Coming off hype surrounding this year’s women’s March Madness final as well as Brittney Griner’s triumphal return to basketball, the highlight reel of the WNBA’s 27th season opening weekend was packed with moments that suggest this year may surpass even 2022’s record highs. And once again, many of the league’s out LGBTQ players took center stage.

The Washington Mystic’s opener against the New York Liberty was played before a sold-out arena, and the DC crowd was not let down as six-time All Star Elena Delle Donne was back in frighteningly healthy form, sparking an 80-64 upset. Not to be outdone, Breanna Stewart made history for the Liberty the next night, with a career- and franchise- record-breaking record 45 points in the team’s 90-73 home opening win against the Indiana Fever.

In Los Angeles, the Sparks played host to the Phoenix Mercury and the long-anticipated moment when Griner officially made her return to the WNBA after a traumatic 2022. The game was attended by a number of VIPs including Vice President Kamala Harris, Billie Jean King, Dawn Staley and Magic Johnson. According to ESPN, it was also the most-viewed regular season WNBA game on cable in 24 years, drawing in a peak audience of 1 million viewers despite starting at 11 p.m. ET.

Back in Phoenix for the Mercury’s home opener, the crowd was equally raucous celebrating their star player’s comeback after spending 300 days in a Russian prison last year. Griner scored 27 points, including the opening basket, and said afterwards, “The moment was very special. It took me back to my last season playing. It just felt really good, honestly.”

Beyond the on-court highlights, the WNBA’s return will play an important role in the ongoing fight to shape the future of the league. This year is a chance for the players to lay the groundwork for a possible renegotiation of their collective bargaining agreement in 2024, and for the WNBPA to assert its priorities as commissioner Cathy Engelbert remains cagey on where and when any expansion into new cities might take place.

The Las Vegas Aces, coming off a championship season under coach Becky Hammon, and their reaction to the league’s investigation into Hammon’s treatment of then-Aces player Dearica Hamby’s pregnancy, are a testament to the complicated issues the players union will need to remain assertive on.

The league found in favor of Hamby, who claimed that she was treated unfairly and traded from the team because of her pregnancy, and Hammon was suspended the first two games of the season while the Aces lost their 2025 first-round draft pick. However, many — including the players union — are questioning whether the punishment was severe enough given that since Hamby’s claims have been found to have merit.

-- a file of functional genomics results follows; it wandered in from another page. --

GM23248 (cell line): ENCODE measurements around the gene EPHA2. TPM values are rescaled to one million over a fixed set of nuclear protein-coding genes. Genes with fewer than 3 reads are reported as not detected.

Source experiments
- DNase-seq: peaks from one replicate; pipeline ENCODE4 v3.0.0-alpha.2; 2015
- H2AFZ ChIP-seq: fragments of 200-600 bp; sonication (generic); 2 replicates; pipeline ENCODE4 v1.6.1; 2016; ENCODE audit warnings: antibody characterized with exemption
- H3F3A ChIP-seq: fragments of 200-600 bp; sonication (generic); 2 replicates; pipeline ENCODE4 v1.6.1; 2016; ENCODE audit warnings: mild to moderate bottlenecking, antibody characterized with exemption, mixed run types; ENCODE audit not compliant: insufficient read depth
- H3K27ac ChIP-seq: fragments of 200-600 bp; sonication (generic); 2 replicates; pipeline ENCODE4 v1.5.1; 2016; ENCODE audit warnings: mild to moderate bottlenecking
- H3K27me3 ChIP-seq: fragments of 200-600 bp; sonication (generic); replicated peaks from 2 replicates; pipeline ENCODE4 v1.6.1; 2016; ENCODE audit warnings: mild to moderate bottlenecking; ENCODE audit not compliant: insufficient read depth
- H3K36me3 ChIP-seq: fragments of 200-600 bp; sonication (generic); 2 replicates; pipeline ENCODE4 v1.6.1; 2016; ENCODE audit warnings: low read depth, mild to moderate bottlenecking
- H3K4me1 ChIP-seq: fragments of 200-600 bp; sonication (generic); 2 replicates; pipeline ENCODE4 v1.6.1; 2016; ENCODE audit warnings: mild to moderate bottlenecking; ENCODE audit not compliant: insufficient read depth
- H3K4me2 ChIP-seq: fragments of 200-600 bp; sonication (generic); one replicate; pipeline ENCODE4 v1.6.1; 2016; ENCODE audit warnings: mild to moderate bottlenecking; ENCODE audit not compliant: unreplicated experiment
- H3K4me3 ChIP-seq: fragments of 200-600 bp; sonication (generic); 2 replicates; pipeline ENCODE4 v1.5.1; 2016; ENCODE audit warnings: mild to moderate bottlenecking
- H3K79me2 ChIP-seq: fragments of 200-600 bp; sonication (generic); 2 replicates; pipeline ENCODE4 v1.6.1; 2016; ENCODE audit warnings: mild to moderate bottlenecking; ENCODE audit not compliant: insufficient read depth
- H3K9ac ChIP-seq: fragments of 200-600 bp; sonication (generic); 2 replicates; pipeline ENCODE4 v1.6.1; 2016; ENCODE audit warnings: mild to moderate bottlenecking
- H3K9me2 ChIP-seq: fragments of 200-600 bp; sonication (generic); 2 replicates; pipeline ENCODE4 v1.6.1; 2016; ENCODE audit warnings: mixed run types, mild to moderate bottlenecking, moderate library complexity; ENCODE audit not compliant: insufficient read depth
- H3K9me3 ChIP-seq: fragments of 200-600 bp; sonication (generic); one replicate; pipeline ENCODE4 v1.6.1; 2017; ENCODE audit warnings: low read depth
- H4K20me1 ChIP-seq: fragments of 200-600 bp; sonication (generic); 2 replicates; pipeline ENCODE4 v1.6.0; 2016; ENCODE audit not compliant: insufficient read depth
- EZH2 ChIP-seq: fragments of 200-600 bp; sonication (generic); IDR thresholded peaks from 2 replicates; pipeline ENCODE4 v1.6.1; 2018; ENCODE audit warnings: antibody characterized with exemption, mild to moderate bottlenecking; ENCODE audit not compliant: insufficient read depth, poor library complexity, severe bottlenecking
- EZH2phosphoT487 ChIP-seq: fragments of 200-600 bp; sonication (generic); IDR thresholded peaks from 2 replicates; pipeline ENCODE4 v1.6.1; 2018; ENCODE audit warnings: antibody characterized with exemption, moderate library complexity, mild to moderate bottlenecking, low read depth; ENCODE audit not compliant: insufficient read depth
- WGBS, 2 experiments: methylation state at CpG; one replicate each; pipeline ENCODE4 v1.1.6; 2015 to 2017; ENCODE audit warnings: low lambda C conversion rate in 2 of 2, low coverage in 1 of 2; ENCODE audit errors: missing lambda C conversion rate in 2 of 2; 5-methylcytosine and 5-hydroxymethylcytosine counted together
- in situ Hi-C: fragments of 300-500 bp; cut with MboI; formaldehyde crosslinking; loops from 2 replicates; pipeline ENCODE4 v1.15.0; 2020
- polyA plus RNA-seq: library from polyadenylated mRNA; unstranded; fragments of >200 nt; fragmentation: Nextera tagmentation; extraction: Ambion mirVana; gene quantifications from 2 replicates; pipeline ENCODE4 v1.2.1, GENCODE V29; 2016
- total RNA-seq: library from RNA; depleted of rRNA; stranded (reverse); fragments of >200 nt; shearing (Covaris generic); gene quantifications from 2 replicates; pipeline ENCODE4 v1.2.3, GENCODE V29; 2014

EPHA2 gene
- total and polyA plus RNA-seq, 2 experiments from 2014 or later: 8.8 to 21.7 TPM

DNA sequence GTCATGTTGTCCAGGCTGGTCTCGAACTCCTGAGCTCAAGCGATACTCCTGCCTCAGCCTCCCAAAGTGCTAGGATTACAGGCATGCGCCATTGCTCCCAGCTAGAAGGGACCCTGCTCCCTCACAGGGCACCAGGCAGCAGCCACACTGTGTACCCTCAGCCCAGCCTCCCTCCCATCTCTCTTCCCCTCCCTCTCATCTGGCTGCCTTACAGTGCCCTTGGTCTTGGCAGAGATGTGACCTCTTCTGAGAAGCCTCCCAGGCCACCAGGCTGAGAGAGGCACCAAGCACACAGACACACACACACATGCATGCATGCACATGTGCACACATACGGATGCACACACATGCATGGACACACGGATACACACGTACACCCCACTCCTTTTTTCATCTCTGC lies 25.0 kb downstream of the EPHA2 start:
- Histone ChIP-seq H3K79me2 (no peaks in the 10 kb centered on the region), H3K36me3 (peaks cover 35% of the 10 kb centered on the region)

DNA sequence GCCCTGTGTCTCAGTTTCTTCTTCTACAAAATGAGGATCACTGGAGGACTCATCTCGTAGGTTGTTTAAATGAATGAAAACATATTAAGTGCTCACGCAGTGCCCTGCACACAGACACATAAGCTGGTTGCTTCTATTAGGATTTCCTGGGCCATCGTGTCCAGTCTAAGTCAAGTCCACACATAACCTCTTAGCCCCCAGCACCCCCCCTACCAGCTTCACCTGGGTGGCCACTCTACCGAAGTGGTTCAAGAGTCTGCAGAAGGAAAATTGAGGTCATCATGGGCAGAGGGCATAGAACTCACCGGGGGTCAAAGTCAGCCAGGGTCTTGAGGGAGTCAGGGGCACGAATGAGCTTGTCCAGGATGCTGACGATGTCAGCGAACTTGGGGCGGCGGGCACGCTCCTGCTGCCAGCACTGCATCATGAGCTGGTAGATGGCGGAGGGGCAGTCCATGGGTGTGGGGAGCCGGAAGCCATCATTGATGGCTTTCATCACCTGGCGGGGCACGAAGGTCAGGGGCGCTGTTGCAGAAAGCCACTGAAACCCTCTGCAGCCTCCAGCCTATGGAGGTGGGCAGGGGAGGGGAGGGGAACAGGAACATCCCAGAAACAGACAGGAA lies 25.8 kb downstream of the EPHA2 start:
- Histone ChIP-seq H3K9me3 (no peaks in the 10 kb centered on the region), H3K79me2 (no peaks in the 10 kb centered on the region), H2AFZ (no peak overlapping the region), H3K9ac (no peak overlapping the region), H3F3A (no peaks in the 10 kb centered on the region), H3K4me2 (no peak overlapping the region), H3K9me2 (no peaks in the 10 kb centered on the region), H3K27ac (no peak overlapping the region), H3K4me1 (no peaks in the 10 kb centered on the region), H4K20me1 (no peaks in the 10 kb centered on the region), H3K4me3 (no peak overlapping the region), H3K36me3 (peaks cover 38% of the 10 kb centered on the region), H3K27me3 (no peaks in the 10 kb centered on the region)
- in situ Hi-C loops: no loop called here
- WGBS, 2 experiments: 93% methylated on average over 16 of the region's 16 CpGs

Defector’s Diana Moskovitz draws a comparison between Hamby’s plight and MLB great Curt Flood’s case against being traded from his longtime professional home in St. Louis to Philadelphia, which set the stage for future legal protections and empowerment of players not only in baseball but across sports.

As precedent plays such an important role in shaping the outcomes of future cases such as this, it’s imperative that the WNBPA and fans of the W alike continue putting pressure on the league to protect the rights of its players, particularly here in the U.S., where more and more legal protections around women and LGBTQ+ people in sport are facing an uncertain future.

According to’s comprehensive cataloguing of legal threats to trans and nonbinary athletes in sport, eight WNBA teams play in states that have passed or introduced bills targeting the participation of trans athletes in school sports, to say nothing of the impact of countless other proposed laws across the country that threaten to infringe on the day to day rights and dignity of LGBTQ+ people.

While this doesn’t necessarily directly correlate to the kinds of issues that players might face as part of their professional life within the WNBA, it underscores the importance of athletes not ceding an inch to any infractions on their bodily autonomy as workers within a league that has been so pioneering on queer and trans acceptance in sport.